If Lavinia had been able to,
she would’ve cupped her severed tongue
between her palms, its warmth
trickling in the creases of her lifeline
until it began to move.
If given the chance,
Lavinia could have carried her tongue
in her pocket, felt its outline in the silk
as a reminder, the pulse
quickening in her fingers, so they would have written the words,
then danced them.
Disability is not a new invention,
nor are the mutilated girls
who must carry on with ordinary lives.
But they cut her hands off,
Sent her tongue crying off into the woods
where it fell in the dirt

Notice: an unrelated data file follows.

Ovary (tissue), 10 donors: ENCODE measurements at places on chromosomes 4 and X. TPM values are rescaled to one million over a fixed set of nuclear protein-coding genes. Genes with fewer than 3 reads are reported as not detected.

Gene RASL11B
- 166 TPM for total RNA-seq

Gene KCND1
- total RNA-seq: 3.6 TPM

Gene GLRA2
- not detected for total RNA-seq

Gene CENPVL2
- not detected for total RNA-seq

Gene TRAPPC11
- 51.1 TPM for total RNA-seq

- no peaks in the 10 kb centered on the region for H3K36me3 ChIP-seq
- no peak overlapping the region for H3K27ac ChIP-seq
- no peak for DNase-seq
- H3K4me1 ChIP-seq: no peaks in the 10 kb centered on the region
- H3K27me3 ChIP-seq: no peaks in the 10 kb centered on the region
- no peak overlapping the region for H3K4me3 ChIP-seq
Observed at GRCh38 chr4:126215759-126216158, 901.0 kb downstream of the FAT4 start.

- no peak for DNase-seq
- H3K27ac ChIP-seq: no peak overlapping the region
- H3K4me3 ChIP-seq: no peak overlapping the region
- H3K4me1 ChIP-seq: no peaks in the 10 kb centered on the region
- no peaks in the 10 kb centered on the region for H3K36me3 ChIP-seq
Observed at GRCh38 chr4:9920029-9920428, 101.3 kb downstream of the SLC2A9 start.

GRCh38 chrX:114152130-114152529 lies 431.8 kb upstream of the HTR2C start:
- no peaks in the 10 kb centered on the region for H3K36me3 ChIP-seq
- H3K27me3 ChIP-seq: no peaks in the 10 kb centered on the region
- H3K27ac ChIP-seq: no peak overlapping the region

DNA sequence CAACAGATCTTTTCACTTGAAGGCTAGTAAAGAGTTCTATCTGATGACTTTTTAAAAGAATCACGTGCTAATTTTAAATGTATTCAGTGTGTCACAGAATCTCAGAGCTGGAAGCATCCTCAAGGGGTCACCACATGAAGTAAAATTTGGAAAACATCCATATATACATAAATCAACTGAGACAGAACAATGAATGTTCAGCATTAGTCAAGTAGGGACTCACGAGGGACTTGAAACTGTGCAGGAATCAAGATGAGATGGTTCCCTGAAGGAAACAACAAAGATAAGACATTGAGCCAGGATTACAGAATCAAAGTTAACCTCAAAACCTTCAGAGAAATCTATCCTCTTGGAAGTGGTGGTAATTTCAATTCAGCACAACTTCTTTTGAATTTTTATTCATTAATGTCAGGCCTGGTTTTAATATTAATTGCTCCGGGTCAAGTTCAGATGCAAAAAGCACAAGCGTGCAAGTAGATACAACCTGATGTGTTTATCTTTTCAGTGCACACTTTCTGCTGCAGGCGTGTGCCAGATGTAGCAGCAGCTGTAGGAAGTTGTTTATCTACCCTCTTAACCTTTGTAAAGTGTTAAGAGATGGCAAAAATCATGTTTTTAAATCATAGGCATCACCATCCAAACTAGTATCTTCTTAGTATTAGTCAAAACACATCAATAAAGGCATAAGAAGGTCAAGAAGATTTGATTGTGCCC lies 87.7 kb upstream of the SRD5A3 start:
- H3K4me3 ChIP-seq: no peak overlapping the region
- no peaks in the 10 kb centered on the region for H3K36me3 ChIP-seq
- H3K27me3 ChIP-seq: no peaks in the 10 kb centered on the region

and lay, unseen and unheard
by any audience.
Somebody else spoke Ophelia’s death into our minds,
just as Lavinia’s mutilators cackled about her tragedy
while she bled offscreen.
But Lavinia’s tongue will return to tell its own tale,
someday, will dance again
tapping against teeth until released
onto a new stage.
Kate Shakespeare graduated from Vassar College in 2016 with a degree in Psychology and currently works as a technical writer in Seattle. She has been previously published in Pidgeonholes and Asymmetry Fiction.